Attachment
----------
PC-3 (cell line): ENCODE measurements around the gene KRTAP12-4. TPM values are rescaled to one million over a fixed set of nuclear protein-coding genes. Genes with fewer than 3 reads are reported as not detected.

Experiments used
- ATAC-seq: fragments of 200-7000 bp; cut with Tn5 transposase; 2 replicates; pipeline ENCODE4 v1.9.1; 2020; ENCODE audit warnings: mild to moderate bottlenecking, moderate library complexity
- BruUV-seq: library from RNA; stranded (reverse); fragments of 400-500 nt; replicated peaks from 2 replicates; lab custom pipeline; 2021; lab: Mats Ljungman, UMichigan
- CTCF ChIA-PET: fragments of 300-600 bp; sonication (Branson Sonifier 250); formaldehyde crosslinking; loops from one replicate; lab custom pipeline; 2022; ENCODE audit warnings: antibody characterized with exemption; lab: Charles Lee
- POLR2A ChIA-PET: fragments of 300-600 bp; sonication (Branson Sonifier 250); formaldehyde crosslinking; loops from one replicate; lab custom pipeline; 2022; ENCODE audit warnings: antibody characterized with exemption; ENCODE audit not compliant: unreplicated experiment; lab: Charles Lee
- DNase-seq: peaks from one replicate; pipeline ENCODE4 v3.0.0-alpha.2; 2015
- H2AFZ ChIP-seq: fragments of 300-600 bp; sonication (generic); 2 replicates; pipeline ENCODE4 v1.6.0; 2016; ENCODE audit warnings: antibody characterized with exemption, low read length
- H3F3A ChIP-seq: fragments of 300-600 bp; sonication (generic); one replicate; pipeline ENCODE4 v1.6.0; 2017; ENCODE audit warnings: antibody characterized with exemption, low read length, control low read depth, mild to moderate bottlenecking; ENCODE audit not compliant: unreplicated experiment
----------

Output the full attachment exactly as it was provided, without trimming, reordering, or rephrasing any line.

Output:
PC-3 (cell line): ENCODE measurements around the gene KRTAP12-4. TPM values are rescaled to one million over a fixed set of nuclear protein-coding genes. Genes with fewer than 3 reads are reported as not detected.

Experiments used
- ATAC-seq: fragments of 200-7000 bp; cut with Tn5 transposase; 2 replicates; pipeline ENCODE4 v1.9.1; 2020; ENCODE audit warnings: mild to moderate bottlenecking, moderate library complexity
- BruUV-seq: library from RNA; stranded (reverse); fragments of 400-500 nt; replicated peaks from 2 replicates; lab custom pipeline; 2021; lab: Mats Ljungman, UMichigan
- CTCF ChIA-PET: fragments of 300-600 bp; sonication (Branson Sonifier 250); formaldehyde crosslinking; loops from one replicate; lab custom pipeline; 2022; ENCODE audit warnings: antibody characterized with exemption; lab: Charles Lee
- POLR2A ChIA-PET: fragments of 300-600 bp; sonication (Branson Sonifier 250); formaldehyde crosslinking; loops from one replicate; lab custom pipeline; 2022; ENCODE audit warnings: antibody characterized with exemption; ENCODE audit not compliant: unreplicated experiment; lab: Charles Lee
- DNase-seq: peaks from one replicate; pipeline ENCODE4 v3.0.0-alpha.2; 2015
- H2AFZ ChIP-seq: fragments of 300-600 bp; sonication (generic); 2 replicates; pipeline ENCODE4 v1.6.0; 2016; ENCODE audit warnings: antibody characterized with exemption, low read length
- H3F3A ChIP-seq: fragments of 300-600 bp; sonication (generic); one replicate; pipeline ENCODE4 v1.6.0; 2017; ENCODE audit warnings: antibody characterized with exemption, low read length, control low read depth, mild to moderate bottlenecking; ENCODE audit not compliant: unreplicated experiment